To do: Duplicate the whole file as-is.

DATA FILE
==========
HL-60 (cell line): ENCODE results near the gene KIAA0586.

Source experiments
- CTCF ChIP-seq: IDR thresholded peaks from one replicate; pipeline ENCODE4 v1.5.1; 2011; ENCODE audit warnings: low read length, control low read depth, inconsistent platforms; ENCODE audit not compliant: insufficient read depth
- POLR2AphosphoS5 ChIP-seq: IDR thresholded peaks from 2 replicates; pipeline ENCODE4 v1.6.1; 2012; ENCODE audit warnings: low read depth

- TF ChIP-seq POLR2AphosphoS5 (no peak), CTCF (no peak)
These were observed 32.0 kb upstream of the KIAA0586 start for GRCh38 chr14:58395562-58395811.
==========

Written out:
HL-60 (cell line): ENCODE results near the gene KIAA0586.

Source experiments
- CTCF ChIP-seq: IDR thresholded peaks from one replicate; pipeline ENCODE4 v1.5.1; 2011; ENCODE audit warnings: low read length, control low read depth, inconsistent platforms; ENCODE audit not compliant: insufficient read depth
- POLR2AphosphoS5 ChIP-seq: IDR thresholded peaks from 2 replicates; pipeline ENCODE4 v1.6.1; 2012; ENCODE audit warnings: low read depth

- TF ChIP-seq POLR2AphosphoS5 (no peak), CTCF (no peak)
These were observed 32.0 kb upstream of the KIAA0586 start for GRCh38 chr14:58395562-58395811.